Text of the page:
Exploring the NSA controversy

What this post is about:
 The NSA surveillance controversy raises many questions – from our concept of “security” and the role of secrecy in government to problematic connections between business and government and the role of whistleblowers.  A leading survey suggest that most Americans trust surveillance powers in the hands of officials whose politics they share.  But do they consider that those surveillance powers could then also be used by their political opponents?  What would happen if ordinary people actually had a chance to thoroughly learn about and examine diverse approaches to these issues?  I offer links to some thought-provoking articles.

The National Security Administration (NSA) is in the news.

Before sharing my thoughts on a particular oddity in this controversy, I want to share links to informative and thought-provoking articles I’ve seen about it recently.

  • This article compares the threat of terrorism to numerous other statistically worse threats which don’t inspire us to give up privacy or freedom.
  • This long piece reviews the intriguing history of the NSA, the empire built by its leader, the challenges it faces, and the ongoing expansion of its technology and mission.
  • This essay proposes that the NSA’s actual threats to our freedoms are not a big as most critics claim.
  • This novel perspective suggests that the real threat of metadata surveillance comes not so much from how it invades our privacy, but more from the way it can promote conformity, concentrate wealth, and create institutional bias against certain people.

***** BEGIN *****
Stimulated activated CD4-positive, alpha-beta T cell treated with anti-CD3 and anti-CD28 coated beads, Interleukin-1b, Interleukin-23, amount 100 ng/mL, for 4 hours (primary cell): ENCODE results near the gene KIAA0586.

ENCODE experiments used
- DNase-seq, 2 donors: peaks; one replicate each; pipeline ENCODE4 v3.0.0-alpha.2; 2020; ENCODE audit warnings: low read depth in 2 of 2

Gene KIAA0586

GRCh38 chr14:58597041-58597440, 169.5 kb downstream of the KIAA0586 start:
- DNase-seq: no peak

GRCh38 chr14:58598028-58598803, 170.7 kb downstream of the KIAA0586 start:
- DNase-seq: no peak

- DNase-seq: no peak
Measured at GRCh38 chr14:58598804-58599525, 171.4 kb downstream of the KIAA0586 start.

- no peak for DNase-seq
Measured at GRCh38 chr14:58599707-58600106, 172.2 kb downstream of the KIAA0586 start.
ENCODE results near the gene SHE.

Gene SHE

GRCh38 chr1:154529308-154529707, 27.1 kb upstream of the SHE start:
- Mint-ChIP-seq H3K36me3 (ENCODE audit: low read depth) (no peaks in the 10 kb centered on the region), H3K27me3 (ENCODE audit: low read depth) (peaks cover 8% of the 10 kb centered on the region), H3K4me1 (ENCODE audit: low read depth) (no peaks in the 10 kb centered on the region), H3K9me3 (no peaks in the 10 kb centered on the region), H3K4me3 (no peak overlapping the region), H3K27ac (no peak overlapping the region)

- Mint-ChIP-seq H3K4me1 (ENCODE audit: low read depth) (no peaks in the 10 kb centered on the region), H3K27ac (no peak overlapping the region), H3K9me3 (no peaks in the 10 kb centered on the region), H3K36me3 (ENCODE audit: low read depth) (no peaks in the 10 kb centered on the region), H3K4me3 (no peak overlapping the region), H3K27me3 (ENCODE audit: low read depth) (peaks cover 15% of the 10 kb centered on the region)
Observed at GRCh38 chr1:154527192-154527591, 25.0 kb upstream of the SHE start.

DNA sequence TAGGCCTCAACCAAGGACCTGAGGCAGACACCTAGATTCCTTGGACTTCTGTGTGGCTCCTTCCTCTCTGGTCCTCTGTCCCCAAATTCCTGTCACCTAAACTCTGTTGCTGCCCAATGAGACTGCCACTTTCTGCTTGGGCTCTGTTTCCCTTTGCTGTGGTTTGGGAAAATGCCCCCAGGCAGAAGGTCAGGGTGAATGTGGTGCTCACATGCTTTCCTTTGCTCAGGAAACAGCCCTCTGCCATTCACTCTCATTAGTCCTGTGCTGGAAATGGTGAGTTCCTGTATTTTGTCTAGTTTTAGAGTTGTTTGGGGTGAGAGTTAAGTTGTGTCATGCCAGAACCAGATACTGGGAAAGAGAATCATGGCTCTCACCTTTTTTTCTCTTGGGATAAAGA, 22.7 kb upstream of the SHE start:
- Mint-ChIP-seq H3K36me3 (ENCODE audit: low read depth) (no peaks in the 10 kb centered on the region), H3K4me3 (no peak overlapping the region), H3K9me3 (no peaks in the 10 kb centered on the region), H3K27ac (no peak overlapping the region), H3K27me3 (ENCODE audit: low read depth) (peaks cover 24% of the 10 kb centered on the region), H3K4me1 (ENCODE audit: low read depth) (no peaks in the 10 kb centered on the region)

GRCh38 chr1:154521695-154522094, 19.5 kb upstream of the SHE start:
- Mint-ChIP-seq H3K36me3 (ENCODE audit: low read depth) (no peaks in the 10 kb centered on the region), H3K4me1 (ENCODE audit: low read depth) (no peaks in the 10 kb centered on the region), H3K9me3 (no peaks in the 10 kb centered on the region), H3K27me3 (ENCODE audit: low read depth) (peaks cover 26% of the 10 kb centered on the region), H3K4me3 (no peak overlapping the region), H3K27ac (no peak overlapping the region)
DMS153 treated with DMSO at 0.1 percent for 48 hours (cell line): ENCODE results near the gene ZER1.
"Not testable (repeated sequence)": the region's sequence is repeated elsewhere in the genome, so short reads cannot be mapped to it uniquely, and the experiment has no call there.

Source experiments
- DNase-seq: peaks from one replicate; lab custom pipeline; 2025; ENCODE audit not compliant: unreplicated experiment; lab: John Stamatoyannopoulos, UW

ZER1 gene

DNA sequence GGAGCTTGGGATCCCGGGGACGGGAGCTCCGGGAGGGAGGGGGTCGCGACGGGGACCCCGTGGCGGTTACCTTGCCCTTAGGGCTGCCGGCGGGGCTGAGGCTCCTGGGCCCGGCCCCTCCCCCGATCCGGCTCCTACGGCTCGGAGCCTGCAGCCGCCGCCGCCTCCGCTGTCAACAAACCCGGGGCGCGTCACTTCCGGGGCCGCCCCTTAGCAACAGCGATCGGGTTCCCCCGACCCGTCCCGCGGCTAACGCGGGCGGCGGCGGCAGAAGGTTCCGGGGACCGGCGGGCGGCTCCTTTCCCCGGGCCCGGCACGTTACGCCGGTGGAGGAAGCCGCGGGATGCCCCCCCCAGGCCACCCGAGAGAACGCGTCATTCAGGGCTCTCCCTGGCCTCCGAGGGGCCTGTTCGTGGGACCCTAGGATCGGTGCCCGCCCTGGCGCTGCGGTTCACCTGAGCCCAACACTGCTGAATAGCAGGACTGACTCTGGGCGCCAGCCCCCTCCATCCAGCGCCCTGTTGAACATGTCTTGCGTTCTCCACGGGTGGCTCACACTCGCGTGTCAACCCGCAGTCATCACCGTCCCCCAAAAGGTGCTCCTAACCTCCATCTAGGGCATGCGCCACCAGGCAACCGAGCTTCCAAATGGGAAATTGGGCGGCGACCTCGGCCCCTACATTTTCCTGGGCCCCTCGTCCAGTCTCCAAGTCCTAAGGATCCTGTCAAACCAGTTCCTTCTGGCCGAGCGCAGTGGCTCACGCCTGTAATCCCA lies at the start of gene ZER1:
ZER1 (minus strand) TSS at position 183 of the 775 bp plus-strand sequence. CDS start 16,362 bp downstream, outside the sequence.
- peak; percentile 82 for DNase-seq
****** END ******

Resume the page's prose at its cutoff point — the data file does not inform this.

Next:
• This article explores the many troubling links between the security state, big business, and Wall Street.
  • Considering the example of whistleblower Edward Snowden and others, this essay describes the “asymmetrical” power of courage backed by truth compared to more established but less courageous powers based on coercion and secrecy.
  • This Wikipedia entry gets into specifics about one of the main NSA surveillance programs currently under scrutiny.

But of all of the articles I’ve read so far – and in light of them – I find myself most fascinated by this public opinion poll.  The overview of this national survey by the Pew Research Center and The Washington Post, conducted June 6-9, 2013, among 1004 adults, says that

“a majority of Americans – 56% – say the National Security Agency’s (NSA) program tracking the telephone records of millions of Americans is an acceptable way for the government to investigate terrorism, though a substantial minority – 41% – say it is unacceptable. And while the public is more evenly divided over the government’s monitoring of email and other online activities to prevent possible terrorism, these views are largely unchanged since 2002, shortly after the 9/11 terrorist attacks.”

That in itself surprised me because during the last week I’ve been inundated with messages from liberals, conservatives, greens, and libertarians all expressing outrage about the NSA’s surveillance programs.  This broad range of protest suggested to me the possibility of a transpartisan movement against those surveillance systems.